From the editor: Police need to change, but not at a cost to Norwich
In one month alone in Norfolk this year Norfolk Police received 70 individual allegations of rape.
I'm sorry to start with such a depressing fact but this was the figure presented to me this week by Norfolk Chief Constable Simon Bailey as he laid out plans to transform the force between now and 2020.
And it perfectly illustrates just how much the criminal world has changed in just the last few years.
In Norfolk alone, so-called safeguarding and investigation crime has risen by a staggering 357%.This includes crimes such as rape, sexual abuse, physical abuse and child abuse.
All of them are appalling, but equally all of them are complex and time-consuming to resolve.
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It is absolutely right, therefore, that the teams established to solve these crimes are grown as much in line with the increase as possible.
However, this week's announcement around the future of policing will leave many wondering at what cost this has come.
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- 2 Police seal off building site in Norwich
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- 4 Stylish bungalow to rent on edge of Norwich - and it even has a hot tub
- 5 Two city businesses on the move as mystery new tenant hovers
- 6 Police cordon remains in place after serious sex assault in Norwich
- 7 Volunteer hit with £100 parking fee while collecting food for needy
- 8 IKEA: What went wrong?
- 9 Woman sexually assaulted in Norwich
- 10 Woman on soft-food diet 'forever' after attack by kick-boxer partner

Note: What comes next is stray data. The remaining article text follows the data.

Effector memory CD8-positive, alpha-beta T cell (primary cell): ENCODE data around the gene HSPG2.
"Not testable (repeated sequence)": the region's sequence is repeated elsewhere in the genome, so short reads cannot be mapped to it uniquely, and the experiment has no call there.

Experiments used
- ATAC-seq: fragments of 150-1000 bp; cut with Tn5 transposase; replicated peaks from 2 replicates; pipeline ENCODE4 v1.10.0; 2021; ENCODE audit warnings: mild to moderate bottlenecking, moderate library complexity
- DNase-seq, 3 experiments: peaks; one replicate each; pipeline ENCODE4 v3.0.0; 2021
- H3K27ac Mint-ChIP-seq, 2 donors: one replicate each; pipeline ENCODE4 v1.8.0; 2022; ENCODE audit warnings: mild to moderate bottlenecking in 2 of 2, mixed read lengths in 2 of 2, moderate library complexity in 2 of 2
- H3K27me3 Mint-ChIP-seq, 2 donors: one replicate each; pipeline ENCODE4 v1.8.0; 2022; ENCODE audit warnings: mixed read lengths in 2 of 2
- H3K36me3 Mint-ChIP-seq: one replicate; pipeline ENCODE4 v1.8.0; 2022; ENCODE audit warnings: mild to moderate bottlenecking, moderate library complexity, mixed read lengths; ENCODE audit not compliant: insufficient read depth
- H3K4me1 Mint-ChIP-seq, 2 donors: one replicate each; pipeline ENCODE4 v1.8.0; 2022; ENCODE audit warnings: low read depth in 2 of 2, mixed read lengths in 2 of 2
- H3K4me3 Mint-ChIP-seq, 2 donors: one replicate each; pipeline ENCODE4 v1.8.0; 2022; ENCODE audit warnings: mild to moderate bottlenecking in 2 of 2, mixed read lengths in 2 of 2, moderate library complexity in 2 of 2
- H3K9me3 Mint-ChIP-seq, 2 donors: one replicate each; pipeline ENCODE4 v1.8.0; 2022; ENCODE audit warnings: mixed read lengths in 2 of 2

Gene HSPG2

With the potential scrapping of PCSOs in Norfolk, are we now in a situation where finance is so tight, resource so stretched, that traditional community-based police work is no longer possible?
Will more low-level crimes (but still important to those impacted) now have to go uninvestigated and unpunished?
Will we lose the reassuring sight of the bobby on the beat?
It's important to make clear that in many ways the chief constable's hands are tied.
Faced with increased financial pressures and reduced budgets something has to give.
Even the 1% police pay increase, rightfully earned by those who do an amazing job, has come at a cost with some of the police provision in Norfolk's schools now having to be lost.
Only this week fears were raised that a national increase in shoplifting was down to reduced police resources.
We do not want to see that sort of headline in Norfolk, a county which prides itself on low crime rates.
The good work that has gone on to gain the county that reputation and to make us all feel safe most of the time must not be undone.